The truth of the matter is that the underlying universal structures of these great stories hide some amazing bits of wisdom concerning who we really are and who we were really meant to be, and what we can do to become fully realized human beings - but to keep these amazing hidden bits of truth potent and relevant, the metaphors that express them have to be constantly renewed and kept fresh - i.e. the underlying story and message stays the same but the costumes and other outer trappings have to keep changing with the times.
In Star Wars, Darth Vader and the Evil Emperor are the threat. Their desire to take possession of the galaxy creates the problem that brings about a change of fortune and they are the main source of resistance that creates the complications, crisis etc. of the classical structure when Luke Skywalker and Obi-Wan Kenobi try to solve this problem.
In The Exorcist, the Devil is the threat. He takes possession of a young girl, which is the inciting action that creates the problem and brings about the change of fortune. He is also the source of resistance that creates the classical structure when the priest tries to solve that problem by casting out the Devil.
And so it is with all great stories - from Gilgamesh, The Iliad and Cinderella, to The Pirates of the Caribbean, King Kong, and Spiderman to The Godfather, Ordinary People, and The Queen. They all have this same underlying structure - and yet they are all delightfully and deliciously unique. They are as different as daisies from roses and roses from orchids which, like all flowers, also have a similar underlying structure.
If you analyze Alien, you will find Beowulf, but you will also find the universal structure. Grendel taking possession of a castle and devouring its knights one by one and an alien monster taking over a space ship and devouring its crew one by one are similar stories with similar meanings being made relevant by differences of time and place.
If you analyze The Lion King, you will find Hamlet plus this same universal structure. An evil uncle murders his brother, steals his kingdom and queen, and tries to prevent his nephew, the rightful heir, from assuming the throne. The change of time and place and a change from human to animal do not affect the meaning of the story. They just make it more accessible to children.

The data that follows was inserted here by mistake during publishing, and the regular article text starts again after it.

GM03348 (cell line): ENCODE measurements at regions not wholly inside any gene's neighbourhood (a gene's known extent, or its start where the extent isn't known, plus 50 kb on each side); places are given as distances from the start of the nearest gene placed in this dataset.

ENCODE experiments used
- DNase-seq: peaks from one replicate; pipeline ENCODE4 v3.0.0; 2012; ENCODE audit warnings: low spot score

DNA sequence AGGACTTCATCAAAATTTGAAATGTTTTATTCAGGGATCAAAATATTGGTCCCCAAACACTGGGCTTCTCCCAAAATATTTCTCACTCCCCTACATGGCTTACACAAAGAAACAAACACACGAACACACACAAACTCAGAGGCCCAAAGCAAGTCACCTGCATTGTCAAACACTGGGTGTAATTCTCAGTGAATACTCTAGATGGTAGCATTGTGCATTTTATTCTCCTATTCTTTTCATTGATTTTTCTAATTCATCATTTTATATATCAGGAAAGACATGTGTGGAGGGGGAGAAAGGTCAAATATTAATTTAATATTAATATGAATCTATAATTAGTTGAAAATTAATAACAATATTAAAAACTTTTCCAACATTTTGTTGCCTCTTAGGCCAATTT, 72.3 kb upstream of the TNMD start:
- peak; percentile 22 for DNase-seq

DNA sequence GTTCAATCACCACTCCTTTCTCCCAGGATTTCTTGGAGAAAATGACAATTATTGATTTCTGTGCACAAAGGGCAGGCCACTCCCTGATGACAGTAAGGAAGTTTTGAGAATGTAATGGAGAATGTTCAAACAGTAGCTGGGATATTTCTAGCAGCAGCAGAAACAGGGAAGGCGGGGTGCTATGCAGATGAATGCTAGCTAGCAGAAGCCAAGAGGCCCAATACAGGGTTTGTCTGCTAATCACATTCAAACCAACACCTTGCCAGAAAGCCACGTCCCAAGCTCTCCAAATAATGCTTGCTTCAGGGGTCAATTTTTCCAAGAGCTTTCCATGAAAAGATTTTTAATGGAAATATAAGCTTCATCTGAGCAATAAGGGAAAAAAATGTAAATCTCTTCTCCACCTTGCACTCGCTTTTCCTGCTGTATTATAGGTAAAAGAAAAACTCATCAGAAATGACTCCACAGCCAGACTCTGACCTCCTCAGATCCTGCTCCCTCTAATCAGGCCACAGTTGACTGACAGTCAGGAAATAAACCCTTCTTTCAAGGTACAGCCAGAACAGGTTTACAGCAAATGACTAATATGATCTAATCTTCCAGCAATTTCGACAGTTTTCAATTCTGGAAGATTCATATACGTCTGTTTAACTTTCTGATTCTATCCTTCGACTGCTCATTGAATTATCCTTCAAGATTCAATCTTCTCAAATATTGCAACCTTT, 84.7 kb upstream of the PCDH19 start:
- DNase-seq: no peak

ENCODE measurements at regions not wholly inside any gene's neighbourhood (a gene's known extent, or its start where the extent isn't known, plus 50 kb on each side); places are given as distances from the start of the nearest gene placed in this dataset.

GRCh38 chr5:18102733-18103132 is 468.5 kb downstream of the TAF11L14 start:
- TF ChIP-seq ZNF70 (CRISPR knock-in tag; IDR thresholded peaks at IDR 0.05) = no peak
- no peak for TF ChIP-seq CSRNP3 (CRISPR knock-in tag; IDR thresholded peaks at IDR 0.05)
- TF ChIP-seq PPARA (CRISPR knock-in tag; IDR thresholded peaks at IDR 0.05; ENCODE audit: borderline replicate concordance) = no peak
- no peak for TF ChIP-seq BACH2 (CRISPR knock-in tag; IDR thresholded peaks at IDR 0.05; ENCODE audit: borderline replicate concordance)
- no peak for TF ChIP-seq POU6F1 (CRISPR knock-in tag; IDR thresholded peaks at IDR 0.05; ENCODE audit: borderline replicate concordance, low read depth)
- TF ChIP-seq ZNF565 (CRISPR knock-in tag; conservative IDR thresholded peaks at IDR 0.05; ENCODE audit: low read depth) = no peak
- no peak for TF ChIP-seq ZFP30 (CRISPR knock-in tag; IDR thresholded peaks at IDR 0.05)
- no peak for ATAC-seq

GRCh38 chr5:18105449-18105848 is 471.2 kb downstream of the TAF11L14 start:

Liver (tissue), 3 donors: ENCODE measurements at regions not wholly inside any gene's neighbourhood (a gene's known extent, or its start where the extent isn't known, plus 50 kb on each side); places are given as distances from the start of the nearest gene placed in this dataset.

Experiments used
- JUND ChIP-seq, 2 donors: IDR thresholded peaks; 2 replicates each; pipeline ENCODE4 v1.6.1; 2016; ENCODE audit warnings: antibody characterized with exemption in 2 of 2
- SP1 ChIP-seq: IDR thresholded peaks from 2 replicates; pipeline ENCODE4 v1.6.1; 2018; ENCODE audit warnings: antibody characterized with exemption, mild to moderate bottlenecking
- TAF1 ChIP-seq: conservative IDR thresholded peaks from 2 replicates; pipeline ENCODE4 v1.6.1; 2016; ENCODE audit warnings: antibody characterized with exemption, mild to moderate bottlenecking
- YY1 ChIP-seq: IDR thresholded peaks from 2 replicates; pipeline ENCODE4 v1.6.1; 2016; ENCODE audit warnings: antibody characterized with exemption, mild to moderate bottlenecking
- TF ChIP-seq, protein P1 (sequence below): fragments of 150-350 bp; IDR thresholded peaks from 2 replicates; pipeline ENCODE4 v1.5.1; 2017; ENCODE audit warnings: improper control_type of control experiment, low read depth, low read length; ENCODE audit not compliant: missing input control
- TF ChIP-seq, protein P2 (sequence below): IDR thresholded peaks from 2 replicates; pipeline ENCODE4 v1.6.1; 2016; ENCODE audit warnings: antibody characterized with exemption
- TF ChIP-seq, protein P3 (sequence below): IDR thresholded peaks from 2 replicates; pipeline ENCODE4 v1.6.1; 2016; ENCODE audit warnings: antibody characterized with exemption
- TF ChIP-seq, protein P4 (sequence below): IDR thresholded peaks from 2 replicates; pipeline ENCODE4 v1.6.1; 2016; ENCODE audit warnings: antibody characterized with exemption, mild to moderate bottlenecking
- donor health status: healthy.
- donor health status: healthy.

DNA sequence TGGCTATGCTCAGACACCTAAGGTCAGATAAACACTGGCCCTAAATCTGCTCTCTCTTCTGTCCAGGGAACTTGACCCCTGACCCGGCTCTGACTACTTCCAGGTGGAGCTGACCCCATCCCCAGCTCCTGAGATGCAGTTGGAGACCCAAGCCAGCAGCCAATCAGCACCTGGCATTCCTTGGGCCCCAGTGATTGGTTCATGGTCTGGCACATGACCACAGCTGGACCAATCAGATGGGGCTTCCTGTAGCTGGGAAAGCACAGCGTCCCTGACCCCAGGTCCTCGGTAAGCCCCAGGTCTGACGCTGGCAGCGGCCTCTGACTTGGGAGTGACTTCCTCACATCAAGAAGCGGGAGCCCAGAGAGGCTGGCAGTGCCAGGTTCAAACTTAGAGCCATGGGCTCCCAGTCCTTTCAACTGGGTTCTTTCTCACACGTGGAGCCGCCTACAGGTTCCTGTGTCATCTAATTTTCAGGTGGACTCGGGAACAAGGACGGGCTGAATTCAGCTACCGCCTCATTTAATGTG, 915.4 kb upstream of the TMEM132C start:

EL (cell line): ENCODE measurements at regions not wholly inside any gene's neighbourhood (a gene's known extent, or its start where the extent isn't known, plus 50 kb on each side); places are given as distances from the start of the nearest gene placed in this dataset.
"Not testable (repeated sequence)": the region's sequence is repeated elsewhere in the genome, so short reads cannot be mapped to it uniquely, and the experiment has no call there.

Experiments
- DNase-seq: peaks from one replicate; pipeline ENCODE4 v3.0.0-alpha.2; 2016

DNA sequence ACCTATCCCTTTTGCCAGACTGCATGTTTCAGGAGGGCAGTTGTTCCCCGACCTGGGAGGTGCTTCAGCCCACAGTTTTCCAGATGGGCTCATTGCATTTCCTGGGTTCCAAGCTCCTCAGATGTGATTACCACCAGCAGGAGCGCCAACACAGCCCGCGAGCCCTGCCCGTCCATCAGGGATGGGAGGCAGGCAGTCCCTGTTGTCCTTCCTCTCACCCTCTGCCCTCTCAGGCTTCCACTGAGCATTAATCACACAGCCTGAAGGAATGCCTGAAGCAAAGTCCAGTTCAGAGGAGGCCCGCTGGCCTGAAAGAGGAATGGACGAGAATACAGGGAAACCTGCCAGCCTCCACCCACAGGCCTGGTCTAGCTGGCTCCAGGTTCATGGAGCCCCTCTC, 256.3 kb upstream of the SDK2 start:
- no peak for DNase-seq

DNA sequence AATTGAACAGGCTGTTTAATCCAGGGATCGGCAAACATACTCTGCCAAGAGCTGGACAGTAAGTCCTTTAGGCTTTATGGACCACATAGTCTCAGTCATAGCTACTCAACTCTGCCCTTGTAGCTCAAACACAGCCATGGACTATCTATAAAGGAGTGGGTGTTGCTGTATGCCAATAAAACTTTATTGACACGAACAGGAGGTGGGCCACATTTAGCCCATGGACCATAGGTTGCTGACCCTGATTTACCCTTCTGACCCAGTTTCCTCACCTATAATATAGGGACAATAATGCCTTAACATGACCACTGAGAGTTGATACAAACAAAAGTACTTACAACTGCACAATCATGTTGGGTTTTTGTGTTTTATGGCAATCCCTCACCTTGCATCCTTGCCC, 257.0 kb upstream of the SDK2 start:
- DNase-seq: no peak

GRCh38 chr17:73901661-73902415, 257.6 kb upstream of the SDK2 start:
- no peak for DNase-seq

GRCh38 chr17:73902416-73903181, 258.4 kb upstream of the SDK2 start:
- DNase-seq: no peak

The underlying motifs of this universal story structure are adaptable to any age or time and can be redressed as a hundred different metaphors, depending on the audience you're trying to reach.
Using these same underlying structures, Sir Arthur Conan Doyle created a unique London for his famous detective, Sherlock Holmes. Dashiell Hammett created a San Francisco unlike any other, and William Faulkner created a fictional county in Mississippi - a world that was uniquely his own.
In short, given a well-constructed and well-told story, the surest way to success is a brilliant and unique metaphor - i.e. you are only as good as the world you create, which is to say, you are only as good as the metaphor you create - the new life you breathe into the underlying structure. In any event, if you can find your own, unique and original world, there will be no stopping you. You will create your own Harry Potter, Godfather, Pirates, Spiderman, or Shrek.
My next two articles will be about Genre and Narrative Structure - two other
important dimensions that play a critical role in making the great stories that ride upon the underlying, universal structure appear different and unique. The genre governs the plots and subplots, the emotional adventure, and the entertainment values of the story and arise when you focus on certain dominant qualities or dimensions. The Narrative Structure governs how the story is told - the arrangement of the incidents, the sequence of events, the emphasis each dimension or quality is given - the central event, central character and central action that comprise the focus of the story and the various points of view by which the events of the story are perceived. This creates clarity and meaning and also power and magic.
Meet the Author: James Bonnet
James Bonnet is an internationally known writer and story consultant. Elected twice to the Board of Directors of the Writers Guild of America, he has written or acted in more than forty television shows and features. He created the role of James Roosevelt in the Tony Award winning hit Broadway show, Sunrise at Campobello, and received his first professional writing job at 23. Recently he was honored with a Writer’s Guild of America award for his writing contribution to the hit television series, Barney Miller. His book has been taught in university courses around the world and is having a major impact on writers in all media.